It can also be used to decrement a variable by flipping around the negation and complement:

i=i||0;i-- // before
i=~-i      // after

Use ^ to check if numbers are not equal

if(a!=123) // before
if(a^123) // after

Use number base for character to number conversion

parseInt(n, 36) is not only a very small character to number conversion, it also has the added value of being case-insensitive, which may save a .toLowerCase(), like in subzey's parseRoman function.

Use current date to generate random integers

As seen in aemkei's Tetris game.

i=0|Math.random()*100 // before
i=new Date%100 // after

Note: Do not use in fast loops, because the milliseconds might not change!


Prefer slice over substr over substring

Prefer slice(start,stop) over substr(start,length) over substring(start,stop). Omit the second parameter to fetch everything to the end of the string. Do not use negative positions. It may be shorter (e.g. s.substr(-n) fetches the last n characters) but does not work in Internet Explorer (including version 9).

Split using ''

Use s.split('') to create a character array from a string. Unfortunately you can not use s[i] to access the characters in the string. This does not work in Internet Explorer (including version 9).

Split using 0

Save two bytes by using a number as a delimiter in a string to be split, as seen in @jed's timeAgo function.

"alpha,bravo,charlie".split(",") // before
"alpha0bravo0charlie".split(0)   // after

Use the little-known .link method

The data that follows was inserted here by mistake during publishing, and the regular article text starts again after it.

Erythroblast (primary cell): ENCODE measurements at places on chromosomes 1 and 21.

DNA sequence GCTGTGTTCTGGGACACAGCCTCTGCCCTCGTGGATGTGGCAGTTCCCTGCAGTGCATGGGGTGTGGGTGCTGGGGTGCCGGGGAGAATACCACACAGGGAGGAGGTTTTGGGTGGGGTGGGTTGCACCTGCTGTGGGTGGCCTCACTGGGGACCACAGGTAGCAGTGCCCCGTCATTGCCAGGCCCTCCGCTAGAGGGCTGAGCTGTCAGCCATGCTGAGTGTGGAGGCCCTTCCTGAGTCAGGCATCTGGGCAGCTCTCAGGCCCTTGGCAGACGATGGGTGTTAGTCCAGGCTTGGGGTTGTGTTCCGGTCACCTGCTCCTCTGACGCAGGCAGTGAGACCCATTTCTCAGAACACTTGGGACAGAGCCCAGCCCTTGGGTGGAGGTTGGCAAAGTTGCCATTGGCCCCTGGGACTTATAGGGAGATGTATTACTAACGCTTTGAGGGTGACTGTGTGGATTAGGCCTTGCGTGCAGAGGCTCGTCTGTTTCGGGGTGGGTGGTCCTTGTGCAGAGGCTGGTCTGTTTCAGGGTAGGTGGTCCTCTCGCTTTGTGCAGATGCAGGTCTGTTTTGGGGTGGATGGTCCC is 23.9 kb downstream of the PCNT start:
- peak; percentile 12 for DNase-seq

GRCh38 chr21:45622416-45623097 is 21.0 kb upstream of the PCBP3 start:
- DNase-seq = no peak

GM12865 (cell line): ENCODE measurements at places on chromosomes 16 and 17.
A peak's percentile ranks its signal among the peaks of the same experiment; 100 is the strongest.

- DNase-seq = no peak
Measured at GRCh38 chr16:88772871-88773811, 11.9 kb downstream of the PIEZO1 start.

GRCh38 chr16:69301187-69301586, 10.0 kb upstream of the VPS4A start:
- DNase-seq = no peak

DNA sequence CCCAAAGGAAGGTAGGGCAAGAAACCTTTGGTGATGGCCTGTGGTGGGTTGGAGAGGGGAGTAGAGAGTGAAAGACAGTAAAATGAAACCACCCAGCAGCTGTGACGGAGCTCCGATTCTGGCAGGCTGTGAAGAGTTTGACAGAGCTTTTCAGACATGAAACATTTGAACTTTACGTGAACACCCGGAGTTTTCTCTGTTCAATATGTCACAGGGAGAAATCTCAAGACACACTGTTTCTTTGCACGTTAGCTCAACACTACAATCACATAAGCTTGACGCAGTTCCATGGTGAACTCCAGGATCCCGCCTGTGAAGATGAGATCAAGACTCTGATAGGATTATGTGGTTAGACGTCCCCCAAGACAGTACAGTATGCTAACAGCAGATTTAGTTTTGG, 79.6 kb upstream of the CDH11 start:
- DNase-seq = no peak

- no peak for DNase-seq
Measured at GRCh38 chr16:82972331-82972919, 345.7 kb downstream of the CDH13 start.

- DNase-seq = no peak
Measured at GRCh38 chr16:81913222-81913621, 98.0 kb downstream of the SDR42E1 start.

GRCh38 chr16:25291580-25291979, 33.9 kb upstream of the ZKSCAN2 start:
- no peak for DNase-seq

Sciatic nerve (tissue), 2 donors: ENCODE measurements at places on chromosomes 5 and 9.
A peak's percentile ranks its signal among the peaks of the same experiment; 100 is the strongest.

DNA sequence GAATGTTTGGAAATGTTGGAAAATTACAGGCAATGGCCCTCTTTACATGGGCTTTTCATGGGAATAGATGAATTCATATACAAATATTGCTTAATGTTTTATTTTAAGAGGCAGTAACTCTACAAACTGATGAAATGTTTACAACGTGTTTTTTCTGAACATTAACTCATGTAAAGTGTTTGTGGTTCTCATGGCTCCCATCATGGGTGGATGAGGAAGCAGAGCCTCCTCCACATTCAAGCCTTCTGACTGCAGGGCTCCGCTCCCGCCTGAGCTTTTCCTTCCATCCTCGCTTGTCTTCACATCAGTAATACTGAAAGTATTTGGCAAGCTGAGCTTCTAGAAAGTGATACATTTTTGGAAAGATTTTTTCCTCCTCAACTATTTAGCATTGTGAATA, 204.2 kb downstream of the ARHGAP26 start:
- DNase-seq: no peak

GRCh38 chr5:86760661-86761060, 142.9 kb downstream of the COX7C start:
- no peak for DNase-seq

Strings have a built-in .link method that creates an HTML link. This is used in @jed's linkify function.

html="<a href='"+url+"'>"+text+"</a>" // before                   // after

Strings also have several other methods related to HTML, as documented here.

Use .search instead of .indexOf

First, because this RegExp implicit is 1 byte shorter, but you get the added value of coercion of undefined to /undefined/ instead of '' being matched at position zero. This is used in @atk's [base64decoder] ( function.

Warning: This will fail when you search with an invalid regular expression. For example, '.' as /./ matches any character, '+' as /+/ gives an error so you'd want to ensure you know what the value is.

Use .replace or .exec for powerful string iteration

Since the .replace method can take a function as its second argument, it can handle a lot of iteration bookkeeping for you. You can see this exploited in @jed's templates and UUID functions.

Use Array to repeat a string

for(a="",i=32;i--;)a+=0 // before
a=Array(33).join(0)     // after
a="0".repeat(32)        // ES6


Use && and || where possible

if(a)if(b)return c // before
return a&&b&&c     // after

if(!a)a=Infinity // before
a=a||Infinity    // after

Coercion to test for types

Instead of using typeof x=='string', you can use ''+x===x.